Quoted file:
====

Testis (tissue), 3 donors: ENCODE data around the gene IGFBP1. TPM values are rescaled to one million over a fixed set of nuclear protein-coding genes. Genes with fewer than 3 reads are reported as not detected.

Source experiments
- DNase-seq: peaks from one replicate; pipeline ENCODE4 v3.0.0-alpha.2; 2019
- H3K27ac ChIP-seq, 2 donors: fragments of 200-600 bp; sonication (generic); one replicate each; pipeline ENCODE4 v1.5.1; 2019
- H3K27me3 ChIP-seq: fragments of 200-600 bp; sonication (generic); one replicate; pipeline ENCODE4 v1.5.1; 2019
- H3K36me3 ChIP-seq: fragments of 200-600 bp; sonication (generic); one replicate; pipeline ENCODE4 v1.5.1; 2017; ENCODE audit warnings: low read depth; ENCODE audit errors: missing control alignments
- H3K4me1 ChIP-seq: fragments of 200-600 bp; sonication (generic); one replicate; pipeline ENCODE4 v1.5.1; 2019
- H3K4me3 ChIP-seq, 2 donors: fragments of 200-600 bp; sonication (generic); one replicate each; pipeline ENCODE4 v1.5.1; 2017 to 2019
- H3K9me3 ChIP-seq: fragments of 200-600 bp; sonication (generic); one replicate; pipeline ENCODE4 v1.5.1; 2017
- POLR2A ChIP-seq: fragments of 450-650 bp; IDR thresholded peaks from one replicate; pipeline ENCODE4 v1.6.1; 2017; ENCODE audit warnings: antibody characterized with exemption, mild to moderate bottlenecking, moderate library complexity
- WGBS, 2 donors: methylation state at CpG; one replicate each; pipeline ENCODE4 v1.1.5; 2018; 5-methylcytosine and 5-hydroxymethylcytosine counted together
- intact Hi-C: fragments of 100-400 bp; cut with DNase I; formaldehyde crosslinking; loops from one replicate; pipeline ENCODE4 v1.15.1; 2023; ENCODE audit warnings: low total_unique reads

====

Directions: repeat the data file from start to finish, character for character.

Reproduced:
Testis (tissue), 3 donors: ENCODE data around the gene IGFBP1. TPM values are rescaled to one million over a fixed set of nuclear protein-coding genes. Genes with fewer than 3 reads are reported as not detected.

Source experiments
- DNase-seq: peaks from one replicate; pipeline ENCODE4 v3.0.0-alpha.2; 2019
- H3K27ac ChIP-seq, 2 donors: fragments of 200-600 bp; sonication (generic); one replicate each; pipeline ENCODE4 v1.5.1; 2019
- H3K27me3 ChIP-seq: fragments of 200-600 bp; sonication (generic); one replicate; pipeline ENCODE4 v1.5.1; 2019
- H3K36me3 ChIP-seq: fragments of 200-600 bp; sonication (generic); one replicate; pipeline ENCODE4 v1.5.1; 2017; ENCODE audit warnings: low read depth; ENCODE audit errors: missing control alignments
- H3K4me1 ChIP-seq: fragments of 200-600 bp; sonication (generic); one replicate; pipeline ENCODE4 v1.5.1; 2019
- H3K4me3 ChIP-seq, 2 donors: fragments of 200-600 bp; sonication (generic); one replicate each; pipeline ENCODE4 v1.5.1; 2017 to 2019
- H3K9me3 ChIP-seq: fragments of 200-600 bp; sonication (generic); one replicate; pipeline ENCODE4 v1.5.1; 2017
- POLR2A ChIP-seq: fragments of 450-650 bp; IDR thresholded peaks from one replicate; pipeline ENCODE4 v1.6.1; 2017; ENCODE audit warnings: antibody characterized with exemption, mild to moderate bottlenecking, moderate library complexity
- WGBS, 2 donors: methylation state at CpG; one replicate each; pipeline ENCODE4 v1.1.5; 2018; 5-methylcytosine and 5-hydroxymethylcytosine counted together
- intact Hi-C: fragments of 100-400 bp; cut with DNase I; formaldehyde crosslinking; loops from one replicate; pipeline ENCODE4 v1.15.1; 2023; ENCODE audit warnings: low total_unique reads